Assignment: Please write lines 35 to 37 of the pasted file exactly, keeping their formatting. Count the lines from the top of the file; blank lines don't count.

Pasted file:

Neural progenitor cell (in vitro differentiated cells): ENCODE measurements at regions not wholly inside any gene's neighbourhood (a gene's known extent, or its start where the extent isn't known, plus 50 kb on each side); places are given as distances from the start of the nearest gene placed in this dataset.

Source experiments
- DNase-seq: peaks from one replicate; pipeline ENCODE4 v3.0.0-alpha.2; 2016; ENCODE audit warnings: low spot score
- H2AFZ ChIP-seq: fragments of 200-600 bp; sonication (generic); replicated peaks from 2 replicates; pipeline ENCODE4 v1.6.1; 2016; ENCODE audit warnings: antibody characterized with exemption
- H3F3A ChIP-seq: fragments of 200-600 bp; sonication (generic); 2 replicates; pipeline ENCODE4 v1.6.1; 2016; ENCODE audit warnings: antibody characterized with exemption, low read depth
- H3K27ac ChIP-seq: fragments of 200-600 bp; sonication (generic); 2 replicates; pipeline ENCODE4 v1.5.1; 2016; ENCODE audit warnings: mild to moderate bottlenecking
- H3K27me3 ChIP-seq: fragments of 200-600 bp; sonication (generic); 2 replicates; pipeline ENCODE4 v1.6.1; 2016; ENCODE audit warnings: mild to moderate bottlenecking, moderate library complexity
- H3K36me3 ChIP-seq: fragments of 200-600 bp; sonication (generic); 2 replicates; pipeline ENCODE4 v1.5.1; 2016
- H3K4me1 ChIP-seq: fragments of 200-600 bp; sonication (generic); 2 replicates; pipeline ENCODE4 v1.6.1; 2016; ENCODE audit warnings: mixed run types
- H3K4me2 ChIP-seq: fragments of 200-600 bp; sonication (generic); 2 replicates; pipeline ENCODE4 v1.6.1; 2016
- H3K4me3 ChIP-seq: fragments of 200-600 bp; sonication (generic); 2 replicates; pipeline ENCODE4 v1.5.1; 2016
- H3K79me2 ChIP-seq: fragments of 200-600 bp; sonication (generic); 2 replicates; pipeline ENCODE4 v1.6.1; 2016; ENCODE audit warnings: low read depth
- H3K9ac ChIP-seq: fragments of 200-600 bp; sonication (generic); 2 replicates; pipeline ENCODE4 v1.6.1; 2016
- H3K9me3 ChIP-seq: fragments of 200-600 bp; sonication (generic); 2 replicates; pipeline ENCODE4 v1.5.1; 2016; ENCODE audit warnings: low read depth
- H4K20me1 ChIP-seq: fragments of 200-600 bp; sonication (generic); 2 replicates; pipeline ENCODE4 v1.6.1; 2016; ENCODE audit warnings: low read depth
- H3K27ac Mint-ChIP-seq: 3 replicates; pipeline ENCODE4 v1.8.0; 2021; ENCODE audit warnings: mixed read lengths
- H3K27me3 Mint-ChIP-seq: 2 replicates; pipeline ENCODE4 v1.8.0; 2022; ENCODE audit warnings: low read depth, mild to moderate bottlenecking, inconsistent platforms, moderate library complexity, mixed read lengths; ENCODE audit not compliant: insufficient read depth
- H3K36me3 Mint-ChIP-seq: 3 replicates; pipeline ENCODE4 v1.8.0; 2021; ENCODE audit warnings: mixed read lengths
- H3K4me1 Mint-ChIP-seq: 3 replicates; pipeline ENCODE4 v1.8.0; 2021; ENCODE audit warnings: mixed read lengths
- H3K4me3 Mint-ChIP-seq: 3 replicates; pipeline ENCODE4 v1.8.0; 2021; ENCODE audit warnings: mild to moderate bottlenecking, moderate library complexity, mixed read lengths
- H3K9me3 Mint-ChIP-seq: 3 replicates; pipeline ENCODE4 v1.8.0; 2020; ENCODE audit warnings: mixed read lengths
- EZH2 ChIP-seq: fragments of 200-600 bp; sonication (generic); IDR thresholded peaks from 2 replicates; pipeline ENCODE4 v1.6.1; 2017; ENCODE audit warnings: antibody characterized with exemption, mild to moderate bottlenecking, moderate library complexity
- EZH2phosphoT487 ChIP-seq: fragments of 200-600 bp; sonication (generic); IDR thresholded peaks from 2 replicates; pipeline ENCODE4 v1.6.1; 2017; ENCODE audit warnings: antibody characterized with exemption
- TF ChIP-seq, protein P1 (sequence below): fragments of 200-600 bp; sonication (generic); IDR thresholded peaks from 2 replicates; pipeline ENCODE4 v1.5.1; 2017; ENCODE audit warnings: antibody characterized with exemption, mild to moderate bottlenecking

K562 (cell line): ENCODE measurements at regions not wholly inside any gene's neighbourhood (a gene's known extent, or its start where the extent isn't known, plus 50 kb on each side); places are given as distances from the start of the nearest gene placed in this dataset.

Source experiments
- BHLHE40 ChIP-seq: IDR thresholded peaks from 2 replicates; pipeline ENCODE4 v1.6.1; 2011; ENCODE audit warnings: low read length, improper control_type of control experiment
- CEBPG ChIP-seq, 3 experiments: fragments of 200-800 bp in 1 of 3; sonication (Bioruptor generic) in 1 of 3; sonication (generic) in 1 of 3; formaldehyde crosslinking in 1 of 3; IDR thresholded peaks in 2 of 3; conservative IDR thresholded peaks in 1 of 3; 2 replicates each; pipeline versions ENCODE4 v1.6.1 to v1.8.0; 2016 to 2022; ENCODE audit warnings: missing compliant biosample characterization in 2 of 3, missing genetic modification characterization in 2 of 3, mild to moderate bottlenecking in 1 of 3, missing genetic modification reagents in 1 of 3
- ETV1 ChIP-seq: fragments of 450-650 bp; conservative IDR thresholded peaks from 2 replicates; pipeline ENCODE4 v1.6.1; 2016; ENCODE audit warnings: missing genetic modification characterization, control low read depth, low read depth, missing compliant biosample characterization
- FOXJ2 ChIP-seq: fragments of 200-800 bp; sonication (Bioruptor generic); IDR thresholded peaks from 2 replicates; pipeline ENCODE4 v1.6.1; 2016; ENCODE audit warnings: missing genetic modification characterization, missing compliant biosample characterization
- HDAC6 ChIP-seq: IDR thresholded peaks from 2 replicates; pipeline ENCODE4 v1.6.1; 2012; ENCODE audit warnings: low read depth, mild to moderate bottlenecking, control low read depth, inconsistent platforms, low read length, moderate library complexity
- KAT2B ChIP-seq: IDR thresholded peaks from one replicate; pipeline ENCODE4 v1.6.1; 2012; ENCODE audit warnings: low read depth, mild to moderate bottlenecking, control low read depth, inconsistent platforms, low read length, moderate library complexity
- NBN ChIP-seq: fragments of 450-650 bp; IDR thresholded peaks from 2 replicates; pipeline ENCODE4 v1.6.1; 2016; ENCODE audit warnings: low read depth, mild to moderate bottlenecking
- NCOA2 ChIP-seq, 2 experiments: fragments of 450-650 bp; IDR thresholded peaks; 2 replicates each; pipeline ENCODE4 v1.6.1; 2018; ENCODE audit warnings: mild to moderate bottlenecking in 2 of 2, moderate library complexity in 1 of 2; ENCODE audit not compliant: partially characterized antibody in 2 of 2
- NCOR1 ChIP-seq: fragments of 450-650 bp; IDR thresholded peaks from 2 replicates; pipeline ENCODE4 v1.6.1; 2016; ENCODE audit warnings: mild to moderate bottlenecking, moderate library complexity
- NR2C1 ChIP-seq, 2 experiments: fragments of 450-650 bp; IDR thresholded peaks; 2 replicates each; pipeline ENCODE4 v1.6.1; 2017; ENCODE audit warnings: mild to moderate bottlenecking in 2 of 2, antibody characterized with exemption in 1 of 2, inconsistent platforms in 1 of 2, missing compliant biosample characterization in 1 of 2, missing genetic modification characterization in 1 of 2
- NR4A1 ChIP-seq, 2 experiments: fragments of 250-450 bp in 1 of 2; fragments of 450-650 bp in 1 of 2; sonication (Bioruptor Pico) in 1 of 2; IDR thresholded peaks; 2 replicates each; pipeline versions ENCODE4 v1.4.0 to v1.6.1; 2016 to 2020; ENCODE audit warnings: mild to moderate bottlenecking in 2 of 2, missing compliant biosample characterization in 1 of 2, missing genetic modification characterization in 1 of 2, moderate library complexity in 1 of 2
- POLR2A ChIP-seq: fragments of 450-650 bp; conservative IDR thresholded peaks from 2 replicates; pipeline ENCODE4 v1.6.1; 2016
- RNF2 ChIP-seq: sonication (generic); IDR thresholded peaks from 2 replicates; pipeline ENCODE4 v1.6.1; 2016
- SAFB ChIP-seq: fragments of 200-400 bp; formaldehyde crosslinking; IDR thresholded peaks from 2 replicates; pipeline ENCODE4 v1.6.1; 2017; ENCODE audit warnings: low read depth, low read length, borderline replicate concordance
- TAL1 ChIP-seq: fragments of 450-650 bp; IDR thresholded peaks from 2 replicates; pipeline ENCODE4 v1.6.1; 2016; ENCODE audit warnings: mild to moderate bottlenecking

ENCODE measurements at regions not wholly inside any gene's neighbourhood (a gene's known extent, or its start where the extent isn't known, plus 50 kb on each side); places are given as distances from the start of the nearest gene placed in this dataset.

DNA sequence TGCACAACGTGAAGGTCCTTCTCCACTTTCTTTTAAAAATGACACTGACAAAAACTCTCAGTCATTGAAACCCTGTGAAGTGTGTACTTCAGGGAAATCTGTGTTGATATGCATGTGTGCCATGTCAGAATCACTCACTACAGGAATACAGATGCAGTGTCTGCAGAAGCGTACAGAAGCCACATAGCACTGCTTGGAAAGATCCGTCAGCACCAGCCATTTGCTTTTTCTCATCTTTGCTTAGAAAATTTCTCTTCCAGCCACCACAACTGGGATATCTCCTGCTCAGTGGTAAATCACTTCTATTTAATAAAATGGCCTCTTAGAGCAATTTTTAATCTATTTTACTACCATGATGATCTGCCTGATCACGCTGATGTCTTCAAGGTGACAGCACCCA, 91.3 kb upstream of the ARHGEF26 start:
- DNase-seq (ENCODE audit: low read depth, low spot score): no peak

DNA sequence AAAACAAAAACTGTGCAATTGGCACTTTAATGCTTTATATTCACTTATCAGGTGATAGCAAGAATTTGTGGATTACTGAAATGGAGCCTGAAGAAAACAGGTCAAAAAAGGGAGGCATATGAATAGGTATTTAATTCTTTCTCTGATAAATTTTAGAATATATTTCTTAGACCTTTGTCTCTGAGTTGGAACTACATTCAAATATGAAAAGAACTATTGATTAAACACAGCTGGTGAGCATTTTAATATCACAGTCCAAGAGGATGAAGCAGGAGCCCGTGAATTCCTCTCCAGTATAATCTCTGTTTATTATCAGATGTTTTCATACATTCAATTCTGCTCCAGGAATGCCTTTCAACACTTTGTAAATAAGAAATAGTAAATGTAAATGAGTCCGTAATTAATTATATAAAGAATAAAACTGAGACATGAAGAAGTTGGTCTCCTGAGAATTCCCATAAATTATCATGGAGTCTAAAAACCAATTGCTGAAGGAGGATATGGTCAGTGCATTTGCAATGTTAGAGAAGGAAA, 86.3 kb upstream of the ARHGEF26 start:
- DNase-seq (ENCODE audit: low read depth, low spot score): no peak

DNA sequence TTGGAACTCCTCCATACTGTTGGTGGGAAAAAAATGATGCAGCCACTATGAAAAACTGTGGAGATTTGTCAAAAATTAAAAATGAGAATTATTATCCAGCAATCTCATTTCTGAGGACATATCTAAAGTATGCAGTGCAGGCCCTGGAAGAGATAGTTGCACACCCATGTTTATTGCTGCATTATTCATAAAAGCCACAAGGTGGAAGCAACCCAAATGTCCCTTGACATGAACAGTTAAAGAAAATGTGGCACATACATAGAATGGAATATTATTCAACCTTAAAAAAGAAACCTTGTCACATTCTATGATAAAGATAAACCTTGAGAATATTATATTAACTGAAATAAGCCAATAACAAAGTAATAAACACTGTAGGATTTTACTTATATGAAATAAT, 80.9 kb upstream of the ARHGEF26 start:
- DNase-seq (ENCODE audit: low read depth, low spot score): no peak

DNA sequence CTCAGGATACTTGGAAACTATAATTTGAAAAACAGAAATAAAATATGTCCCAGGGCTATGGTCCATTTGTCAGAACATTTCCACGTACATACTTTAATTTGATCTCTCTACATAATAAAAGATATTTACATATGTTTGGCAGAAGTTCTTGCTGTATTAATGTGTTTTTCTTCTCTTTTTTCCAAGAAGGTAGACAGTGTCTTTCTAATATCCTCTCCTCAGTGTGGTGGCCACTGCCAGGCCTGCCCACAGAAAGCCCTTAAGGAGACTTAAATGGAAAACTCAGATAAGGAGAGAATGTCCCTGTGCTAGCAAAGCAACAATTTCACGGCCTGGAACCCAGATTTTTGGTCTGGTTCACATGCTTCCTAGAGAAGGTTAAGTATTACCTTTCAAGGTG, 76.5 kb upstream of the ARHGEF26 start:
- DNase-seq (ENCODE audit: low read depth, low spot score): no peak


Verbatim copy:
- NCOR1 ChIP-seq: fragments of 450-650 bp; IDR thresholded peaks from 2 replicates; pipeline ENCODE4 v1.6.1; 2016; ENCODE audit warnings: mild to moderate bottlenecking, moderate library complexity
- NR2C1 ChIP-seq, 2 experiments: fragments of 450-650 bp; IDR thresholded peaks; 2 replicates each; pipeline ENCODE4 v1.6.1; 2017; ENCODE audit warnings: mild to moderate bottlenecking in 2 of 2, antibody characterized with exemption in 1 of 2, inconsistent platforms in 1 of 2, missing compliant biosample characterization in 1 of 2, missing genetic modification characterization in 1 of 2
- NR4A1 ChIP-seq, 2 experiments: fragments of 250-450 bp in 1 of 2; fragments of 450-650 bp in 1 of 2; sonication (Bioruptor Pico) in 1 of 2; IDR thresholded peaks; 2 replicates each; pipeline versions ENCODE4 v1.4.0 to v1.6.1; 2016 to 2020; ENCODE audit warnings: mild to moderate bottlenecking in 2 of 2, missing compliant biosample characterization in 1 of 2, missing genetic modification characterization in 1 of 2, moderate library complexity in 1 of 2